This fall marks the third anniversary of the beginning of the financial crisis. Of course, the seeds of the crisis were planted much earlier, and hints about the severity of the subprime mortgage problem began to emerge in 2007.

But the start of the financial crisis is generally recognized as Lehman Brothers’ bankruptcy filing in September of 2008. This was followed by the Emergency Economic Stabilization Act of 2008 and the establishment of the $700 billion Troubled Asset Relief Program, or TARP, a few weeks later.

The marking of this dubious anniversary makes now a good time to go back and, with the benefit of 20/20 hindsight, examine some of the lessons from the financial crisis to help prevent it from happening again.

1. Capitalization and liquidity are critical to survival.
While the genesis of the financial crisis was poor asset quality, the crisis itself was triggered by capital and liquidity shortfalls in the U.S. banking system. Institutions of all sizes, from Bear Stearns to small community banks, ran out of cash before they could solve their asset quality problems and stabilize themselves.

The fact is, the banking industry went into the economic downturn woe-fully undercapitalized considering the level of risk in banks’ balance sheets. Dodd-Frank and BASEL III attempted to address this by establishing higher capital requirements for banks. As equity is raised relative to assets, however, return on equity (ROE) and profitability will be reduced, which will make it harder for community banks to raise capital. Also, new Trust Preferred securities can no longer be counted toward regulatory capital.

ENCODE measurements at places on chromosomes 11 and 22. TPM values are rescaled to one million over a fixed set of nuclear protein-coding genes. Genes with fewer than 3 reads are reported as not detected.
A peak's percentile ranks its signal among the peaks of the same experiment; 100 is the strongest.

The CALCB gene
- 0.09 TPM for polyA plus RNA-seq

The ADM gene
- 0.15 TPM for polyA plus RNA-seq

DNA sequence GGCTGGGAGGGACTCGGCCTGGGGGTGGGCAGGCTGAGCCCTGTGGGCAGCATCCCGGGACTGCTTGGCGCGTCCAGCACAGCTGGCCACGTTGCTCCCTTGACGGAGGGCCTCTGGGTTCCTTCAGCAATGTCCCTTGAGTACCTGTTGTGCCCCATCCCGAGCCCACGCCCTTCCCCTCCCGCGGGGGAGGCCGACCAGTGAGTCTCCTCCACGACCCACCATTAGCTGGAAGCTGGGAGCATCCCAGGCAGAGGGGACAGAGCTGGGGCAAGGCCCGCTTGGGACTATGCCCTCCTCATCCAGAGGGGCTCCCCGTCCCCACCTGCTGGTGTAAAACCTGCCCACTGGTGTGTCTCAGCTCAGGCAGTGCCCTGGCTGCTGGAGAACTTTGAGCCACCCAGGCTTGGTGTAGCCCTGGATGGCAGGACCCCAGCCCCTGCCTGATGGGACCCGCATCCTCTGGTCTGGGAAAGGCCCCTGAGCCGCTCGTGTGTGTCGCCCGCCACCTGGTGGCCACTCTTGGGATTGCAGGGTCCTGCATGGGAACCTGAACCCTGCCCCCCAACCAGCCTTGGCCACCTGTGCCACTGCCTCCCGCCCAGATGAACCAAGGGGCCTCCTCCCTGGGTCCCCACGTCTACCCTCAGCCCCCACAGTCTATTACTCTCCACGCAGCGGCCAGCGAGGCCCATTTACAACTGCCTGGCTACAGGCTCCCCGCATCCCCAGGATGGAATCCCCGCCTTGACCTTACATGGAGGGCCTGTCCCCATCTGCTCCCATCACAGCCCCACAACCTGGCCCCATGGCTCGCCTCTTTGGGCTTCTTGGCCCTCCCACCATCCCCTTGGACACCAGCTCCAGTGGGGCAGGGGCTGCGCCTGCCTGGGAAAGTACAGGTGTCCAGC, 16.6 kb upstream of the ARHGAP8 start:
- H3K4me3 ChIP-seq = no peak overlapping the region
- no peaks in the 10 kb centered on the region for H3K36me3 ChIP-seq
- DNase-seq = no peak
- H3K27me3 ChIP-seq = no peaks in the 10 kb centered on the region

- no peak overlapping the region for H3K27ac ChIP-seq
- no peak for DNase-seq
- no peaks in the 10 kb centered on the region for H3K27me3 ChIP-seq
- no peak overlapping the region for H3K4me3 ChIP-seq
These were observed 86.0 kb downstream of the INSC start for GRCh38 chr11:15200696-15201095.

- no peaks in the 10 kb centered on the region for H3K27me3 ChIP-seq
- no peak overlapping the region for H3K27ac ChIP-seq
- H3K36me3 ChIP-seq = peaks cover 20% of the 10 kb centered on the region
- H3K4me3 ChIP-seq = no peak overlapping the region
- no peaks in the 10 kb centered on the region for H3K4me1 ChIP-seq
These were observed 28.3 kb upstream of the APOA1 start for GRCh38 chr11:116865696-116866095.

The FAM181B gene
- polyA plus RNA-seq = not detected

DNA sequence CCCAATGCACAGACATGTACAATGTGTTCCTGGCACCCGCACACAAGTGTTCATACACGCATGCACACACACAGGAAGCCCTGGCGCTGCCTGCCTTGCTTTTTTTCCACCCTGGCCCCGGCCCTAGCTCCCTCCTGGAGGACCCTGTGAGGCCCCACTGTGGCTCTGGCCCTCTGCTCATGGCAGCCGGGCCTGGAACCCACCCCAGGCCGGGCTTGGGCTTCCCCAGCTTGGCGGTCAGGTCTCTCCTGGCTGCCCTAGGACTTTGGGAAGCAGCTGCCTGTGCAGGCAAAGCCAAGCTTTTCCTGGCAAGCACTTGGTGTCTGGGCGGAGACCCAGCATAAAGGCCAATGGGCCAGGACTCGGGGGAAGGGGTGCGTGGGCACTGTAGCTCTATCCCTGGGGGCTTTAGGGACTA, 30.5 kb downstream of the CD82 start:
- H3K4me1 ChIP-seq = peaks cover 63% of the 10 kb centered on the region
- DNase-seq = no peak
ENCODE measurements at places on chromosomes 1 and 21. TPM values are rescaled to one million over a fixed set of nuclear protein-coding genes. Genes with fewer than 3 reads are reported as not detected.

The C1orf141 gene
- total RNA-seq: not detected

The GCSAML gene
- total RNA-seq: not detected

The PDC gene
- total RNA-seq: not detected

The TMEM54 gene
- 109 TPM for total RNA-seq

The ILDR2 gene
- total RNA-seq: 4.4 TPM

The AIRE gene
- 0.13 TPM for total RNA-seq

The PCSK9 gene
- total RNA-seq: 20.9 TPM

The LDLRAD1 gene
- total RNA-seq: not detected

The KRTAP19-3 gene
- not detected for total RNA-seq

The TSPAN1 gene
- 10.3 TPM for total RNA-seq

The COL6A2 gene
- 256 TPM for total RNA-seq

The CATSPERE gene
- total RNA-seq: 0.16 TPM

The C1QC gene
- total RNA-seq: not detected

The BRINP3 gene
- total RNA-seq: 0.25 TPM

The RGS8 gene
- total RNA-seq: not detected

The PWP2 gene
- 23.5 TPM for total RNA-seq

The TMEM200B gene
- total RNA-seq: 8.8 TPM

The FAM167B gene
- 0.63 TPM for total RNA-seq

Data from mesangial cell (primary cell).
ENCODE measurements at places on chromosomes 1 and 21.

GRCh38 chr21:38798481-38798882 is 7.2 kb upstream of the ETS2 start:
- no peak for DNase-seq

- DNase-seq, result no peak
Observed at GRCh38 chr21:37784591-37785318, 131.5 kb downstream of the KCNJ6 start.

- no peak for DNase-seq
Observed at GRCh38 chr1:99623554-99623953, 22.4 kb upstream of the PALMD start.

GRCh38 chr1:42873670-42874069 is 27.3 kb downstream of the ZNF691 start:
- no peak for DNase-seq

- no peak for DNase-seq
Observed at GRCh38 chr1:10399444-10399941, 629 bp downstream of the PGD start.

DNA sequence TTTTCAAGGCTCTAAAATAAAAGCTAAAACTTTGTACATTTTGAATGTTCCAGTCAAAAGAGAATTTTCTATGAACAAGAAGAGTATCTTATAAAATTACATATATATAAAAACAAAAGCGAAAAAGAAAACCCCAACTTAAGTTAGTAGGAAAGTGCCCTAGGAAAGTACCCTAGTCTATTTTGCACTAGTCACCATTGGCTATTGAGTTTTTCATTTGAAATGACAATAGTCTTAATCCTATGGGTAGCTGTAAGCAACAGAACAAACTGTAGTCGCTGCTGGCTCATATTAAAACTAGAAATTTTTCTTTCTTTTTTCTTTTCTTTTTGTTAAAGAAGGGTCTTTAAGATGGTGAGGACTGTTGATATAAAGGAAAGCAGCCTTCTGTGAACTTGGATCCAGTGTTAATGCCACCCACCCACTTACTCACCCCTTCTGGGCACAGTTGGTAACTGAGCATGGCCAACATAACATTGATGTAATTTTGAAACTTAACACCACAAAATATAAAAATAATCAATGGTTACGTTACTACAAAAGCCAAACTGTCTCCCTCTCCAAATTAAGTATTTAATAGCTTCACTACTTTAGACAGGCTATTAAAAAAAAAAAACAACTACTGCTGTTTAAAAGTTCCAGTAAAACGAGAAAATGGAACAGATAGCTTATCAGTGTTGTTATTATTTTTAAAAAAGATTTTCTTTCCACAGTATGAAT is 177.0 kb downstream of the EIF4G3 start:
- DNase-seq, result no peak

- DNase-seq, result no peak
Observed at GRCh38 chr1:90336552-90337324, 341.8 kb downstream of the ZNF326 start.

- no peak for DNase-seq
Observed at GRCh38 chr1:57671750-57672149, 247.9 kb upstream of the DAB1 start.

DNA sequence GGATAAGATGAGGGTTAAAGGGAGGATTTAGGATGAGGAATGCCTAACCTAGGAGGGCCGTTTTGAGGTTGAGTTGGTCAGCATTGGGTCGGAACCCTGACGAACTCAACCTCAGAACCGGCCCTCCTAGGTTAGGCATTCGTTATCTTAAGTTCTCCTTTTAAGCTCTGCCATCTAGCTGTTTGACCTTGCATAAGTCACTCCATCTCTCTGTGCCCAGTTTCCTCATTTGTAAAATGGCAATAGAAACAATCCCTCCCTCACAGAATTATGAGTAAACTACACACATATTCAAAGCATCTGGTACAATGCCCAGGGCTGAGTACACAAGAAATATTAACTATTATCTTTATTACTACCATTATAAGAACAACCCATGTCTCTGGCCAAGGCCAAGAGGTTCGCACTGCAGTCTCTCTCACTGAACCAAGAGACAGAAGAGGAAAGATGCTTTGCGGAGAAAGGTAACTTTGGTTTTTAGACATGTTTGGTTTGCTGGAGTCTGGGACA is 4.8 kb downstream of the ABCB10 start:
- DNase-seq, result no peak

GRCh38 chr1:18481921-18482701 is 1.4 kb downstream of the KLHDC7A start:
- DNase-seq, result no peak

The lesson: Adequate capitalization and liquidity are critical to withstanding financial adversity.

2. Beware of too much leverage and borrowed liquidity.
Investment banks used borrowed liquidity to generate phenomenal returns – which was great, until the credit dried up. When they needed cash the most, it was no longer there.

Many builders and developers, small business owners and homeowners also learned this lesson the hard way, borrowing 100 percent (or more) of the value of their property based on the assumption that values always go up. But when this didn’t happen and it was time to refinance or sell, they were stuck.

The lesson: Leverage and borrowed liquidity are great when they’re working for you, but they can be lethal when they turn against you.

3. Risk can be masked, but it never goes away.
The repackaging and securitization of mortgage-backed securities, many of which included toxic subprime loans, is a classic case of “passing the trash”: At every step in the process, someone got paid, took their money off the table, and passed the trash down the line to the next party. But nobody really understood what was in the securities, nor did they understand the risk.

The lesson: You can slice, dice, repackage and sell risk, but that doesn’t mean it disappears.

4. Incentives can have a perverse impact on the perception of risk.
If lenders are incented for loan production but not held accountable for the loan’s outcome, guess what? You’ll get lots of production, and lots of bad loans!

To address this problem, changes recently went into effect that impact how bank mortgage loan originators and mortgage brokers can be compensated. Effective with mortgage loan applications received on or after April 1, 2011, loan originators and mortgage brokers can no longer receive compensation incentives based on the pricing of the loan (e.g., the APR or loan origination charges). Instead, compensation must be based either on a fixed percentage of the loan amount or a flat dollar amount per loan.

The lesson: Compensation incentives must be structured around accountability for loan outcomes and risk management at every level of the bank.

5. Beware of covariance and contagion.